Now that Donald Trump has begun the implementation of his first 100 days, limiting visas and building walls is becoming a reality. Watching the trends, anticipating the impact, and positioning educational opportunity in various national contexts such as the U.S.A. and U.K. will be an important focus of the attention of many in higher education. For some higher education institutions international student enrollment is a substantial part of their revenue. Particularly for the U.S.A., where 10% of total funding comes from international students.

Impact of study abroad positive for Japanese students

A study of the impact of study abroad for Japanese students documents the strong impact it has for developing global workplace skills, adopting a broader view across cultures, and a different way of viewing their career choices. The study included 2,640 participants who studied abroad as undergraduates/graduates compared to a control sample of 1,298 who had not.

Saturday, November 12, 2016

Site of branch campuses shifting to Asia

The phenomenon of branches campuses continues to unfold (249) but the location of these is changing. China has been growing at a faster rate than other areas of the world, growing from 13 in 2010 to 32 in 2015. With the largest number of young people seeking advanced education in the world, it is no surprise that China is including branch campuses in its higher education expansion strategies.

An interesting twist on China's increasing number of branch campuses was raised by OBHE Director, Richard Garrett, who offered the opinion that "universities from developing countries that are engaged in setting up branch campuses tend to be 'unusually large institutions' or 'unusually entrepreneurial' and the goal of their foreign provision is to serve a 'specialized' expat group or minority group that wants some home provision that it cannot get locally."

Perhaps meeting both national's and expatriates' higher education needs is the best capacity building strategy. As the number of expatriates from around the world continues to expand (as Khanna predicts), helping countries blend and leverage diverse workforces will be key. Learning to live and learn together in a mix of indigenous and expatriate learners is one of the best ways to teach the value of all when it comes to capacity building.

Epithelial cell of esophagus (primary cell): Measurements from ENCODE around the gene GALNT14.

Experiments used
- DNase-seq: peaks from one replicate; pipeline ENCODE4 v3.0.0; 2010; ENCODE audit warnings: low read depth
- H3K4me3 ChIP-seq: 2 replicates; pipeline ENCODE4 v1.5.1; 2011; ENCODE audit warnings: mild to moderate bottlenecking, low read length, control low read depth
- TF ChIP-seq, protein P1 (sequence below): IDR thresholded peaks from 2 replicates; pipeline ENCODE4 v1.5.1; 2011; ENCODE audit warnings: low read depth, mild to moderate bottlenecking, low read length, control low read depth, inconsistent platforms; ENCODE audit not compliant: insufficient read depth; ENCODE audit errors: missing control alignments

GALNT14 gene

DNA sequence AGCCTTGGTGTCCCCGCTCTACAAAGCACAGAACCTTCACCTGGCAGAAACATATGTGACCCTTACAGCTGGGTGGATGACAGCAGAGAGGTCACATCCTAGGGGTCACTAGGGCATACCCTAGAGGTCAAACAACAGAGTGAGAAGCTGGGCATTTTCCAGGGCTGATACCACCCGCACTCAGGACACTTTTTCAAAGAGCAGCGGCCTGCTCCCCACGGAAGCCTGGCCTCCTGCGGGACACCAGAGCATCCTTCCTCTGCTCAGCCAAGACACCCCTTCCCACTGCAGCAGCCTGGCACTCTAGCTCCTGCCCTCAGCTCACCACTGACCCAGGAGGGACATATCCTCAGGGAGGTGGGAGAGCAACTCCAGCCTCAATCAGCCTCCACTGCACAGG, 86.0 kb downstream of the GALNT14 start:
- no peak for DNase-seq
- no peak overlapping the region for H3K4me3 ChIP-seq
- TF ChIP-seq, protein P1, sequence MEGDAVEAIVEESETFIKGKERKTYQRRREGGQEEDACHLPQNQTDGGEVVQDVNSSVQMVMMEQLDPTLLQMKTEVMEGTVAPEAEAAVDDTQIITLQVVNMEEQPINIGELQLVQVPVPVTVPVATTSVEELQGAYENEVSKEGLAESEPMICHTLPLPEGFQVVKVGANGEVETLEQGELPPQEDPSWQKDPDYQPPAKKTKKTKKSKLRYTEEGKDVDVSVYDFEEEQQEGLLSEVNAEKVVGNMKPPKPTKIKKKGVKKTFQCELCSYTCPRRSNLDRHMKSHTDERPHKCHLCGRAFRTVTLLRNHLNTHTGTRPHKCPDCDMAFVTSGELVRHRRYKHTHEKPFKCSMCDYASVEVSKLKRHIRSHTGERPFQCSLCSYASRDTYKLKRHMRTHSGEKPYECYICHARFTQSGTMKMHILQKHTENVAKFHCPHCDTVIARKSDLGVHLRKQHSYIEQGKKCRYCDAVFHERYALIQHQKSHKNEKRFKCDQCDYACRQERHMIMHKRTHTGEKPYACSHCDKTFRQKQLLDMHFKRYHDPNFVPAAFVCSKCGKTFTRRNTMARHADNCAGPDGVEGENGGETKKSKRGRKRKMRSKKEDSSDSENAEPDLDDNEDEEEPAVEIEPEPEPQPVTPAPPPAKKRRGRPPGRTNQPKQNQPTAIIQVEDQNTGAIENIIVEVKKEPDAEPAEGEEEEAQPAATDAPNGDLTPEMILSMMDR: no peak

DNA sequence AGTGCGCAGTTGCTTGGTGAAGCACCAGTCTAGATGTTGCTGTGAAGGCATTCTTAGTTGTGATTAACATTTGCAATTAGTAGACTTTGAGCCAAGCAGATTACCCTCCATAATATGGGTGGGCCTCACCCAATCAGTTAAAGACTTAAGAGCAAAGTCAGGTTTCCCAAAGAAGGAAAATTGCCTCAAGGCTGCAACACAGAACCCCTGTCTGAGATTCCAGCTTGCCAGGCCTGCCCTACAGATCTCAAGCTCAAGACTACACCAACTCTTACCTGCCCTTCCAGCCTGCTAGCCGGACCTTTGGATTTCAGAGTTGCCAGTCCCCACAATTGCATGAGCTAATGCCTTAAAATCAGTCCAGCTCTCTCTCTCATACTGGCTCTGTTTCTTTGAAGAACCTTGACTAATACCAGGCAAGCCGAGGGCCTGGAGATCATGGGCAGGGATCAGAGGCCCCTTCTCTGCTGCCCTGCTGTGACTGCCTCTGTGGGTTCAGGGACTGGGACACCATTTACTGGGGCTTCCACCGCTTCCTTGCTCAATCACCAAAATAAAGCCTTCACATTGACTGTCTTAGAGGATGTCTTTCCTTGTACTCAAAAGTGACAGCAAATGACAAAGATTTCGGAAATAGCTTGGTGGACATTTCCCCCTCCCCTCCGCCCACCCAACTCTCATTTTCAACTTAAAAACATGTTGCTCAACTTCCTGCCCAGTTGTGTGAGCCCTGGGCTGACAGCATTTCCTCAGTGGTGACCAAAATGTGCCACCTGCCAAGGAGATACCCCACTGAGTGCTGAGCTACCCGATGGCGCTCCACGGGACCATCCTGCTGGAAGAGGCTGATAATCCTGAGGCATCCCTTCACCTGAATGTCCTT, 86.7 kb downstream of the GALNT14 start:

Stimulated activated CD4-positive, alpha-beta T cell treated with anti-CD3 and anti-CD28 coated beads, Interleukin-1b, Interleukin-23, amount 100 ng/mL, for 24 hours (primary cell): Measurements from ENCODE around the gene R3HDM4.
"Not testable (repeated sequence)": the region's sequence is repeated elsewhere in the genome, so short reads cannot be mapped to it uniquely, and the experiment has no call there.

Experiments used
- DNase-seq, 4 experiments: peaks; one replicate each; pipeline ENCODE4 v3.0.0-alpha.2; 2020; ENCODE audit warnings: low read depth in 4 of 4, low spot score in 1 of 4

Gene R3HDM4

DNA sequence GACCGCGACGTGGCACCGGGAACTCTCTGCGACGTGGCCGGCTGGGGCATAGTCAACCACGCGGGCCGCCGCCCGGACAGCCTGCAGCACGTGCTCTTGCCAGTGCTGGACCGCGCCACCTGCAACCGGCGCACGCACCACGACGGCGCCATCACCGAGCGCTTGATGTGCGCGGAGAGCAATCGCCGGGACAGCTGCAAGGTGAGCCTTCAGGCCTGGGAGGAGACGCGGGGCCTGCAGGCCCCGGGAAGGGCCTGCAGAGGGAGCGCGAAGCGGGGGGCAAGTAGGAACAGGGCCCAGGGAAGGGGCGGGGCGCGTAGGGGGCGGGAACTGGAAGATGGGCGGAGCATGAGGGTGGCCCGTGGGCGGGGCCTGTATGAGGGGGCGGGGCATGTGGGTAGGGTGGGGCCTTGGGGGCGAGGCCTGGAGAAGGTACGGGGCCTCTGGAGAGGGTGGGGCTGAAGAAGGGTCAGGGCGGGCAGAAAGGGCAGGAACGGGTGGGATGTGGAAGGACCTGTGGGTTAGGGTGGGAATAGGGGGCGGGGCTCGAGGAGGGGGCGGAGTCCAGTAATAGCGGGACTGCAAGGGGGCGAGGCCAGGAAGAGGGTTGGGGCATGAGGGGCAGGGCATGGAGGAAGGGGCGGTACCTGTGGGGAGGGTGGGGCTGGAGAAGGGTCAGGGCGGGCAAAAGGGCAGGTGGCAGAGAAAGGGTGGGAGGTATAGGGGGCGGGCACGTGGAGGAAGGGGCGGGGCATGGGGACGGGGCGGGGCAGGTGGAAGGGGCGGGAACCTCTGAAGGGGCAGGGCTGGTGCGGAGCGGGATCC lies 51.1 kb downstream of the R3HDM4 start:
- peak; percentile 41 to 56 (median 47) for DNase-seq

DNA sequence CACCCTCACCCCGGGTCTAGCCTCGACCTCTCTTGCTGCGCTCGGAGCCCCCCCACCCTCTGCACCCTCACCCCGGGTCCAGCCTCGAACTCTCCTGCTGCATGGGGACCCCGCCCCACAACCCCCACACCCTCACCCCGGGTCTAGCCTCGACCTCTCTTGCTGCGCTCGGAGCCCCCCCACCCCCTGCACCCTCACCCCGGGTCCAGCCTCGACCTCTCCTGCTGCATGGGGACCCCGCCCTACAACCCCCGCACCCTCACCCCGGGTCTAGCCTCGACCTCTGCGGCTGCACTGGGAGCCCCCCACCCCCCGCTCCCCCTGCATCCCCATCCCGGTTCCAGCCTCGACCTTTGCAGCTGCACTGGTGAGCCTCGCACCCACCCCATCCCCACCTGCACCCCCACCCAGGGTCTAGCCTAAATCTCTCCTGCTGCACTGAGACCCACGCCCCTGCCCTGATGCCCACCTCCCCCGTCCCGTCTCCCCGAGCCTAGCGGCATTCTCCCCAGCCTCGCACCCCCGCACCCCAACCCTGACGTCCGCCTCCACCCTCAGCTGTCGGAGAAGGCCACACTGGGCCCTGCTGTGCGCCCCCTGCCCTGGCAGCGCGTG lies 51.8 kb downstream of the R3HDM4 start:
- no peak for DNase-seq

Thursday, November 10, 2016

Could Trump election result in international student numbers falling in the U.S.?

With all that Donald Trump has said about various racial/cultural groups, women, internationals and others, some fear that international student interest in the U.S. may drop. This would be an incredibly unfortunate outcome of Trump's victory at the polls - both in regard to international students being an important part of U.S. domestic students' learning as well as the loss of opportunity for U.S. higher education to help build human capacity around the world.

Having been on campus to consult at one Mid-Western university the day after the election, I observed on thing that gave me hope. The campus was full of cross-cultural interaction of various types - students walking, studying, playing sports, and a variety of things all together. Perhaps knowing that our shared diverse communities are being threatened by ideologic hostility will lead to students valuing that diversity and each other more than ever!

Implications for student affairs educators of Trump election

Student affairs educators in the US are trying to sort out the implications of Donald Trump's election. Kevin Kruger, President of NASPA, advises that maintaining focus and attention on campus climate for international and multicultural students is key. A challenge I would add to those Kruger suggests is seeking to differentiate the hate-motivated Trump supporters from those who seek change in governmental business as usual and economic policy. Trump advocates are diverse and attributing hateful motivations to too many may create more rather than fewer problems.

Tuesday, November 1, 2016

India's complications in establishing branch campuses

Branch campuses are most often initiated by U.S.A., British, Canadian, or Australian universities in the Middle East or Asia. A model where branch campuses are established in the U.S.A. by a private university system in India have run into complications, as Elizabeth Redden indicated in her Inside Higher Education essay. The specific case cited involved the purchase of Amity University and resistance expressed by the Massachusetts attorney journal. The article describes concerns raised about foreign entities sponsoring institutions in the U.S.A. along with questions being raised about accrediting agencies sanctioning programs outside the U.S.A.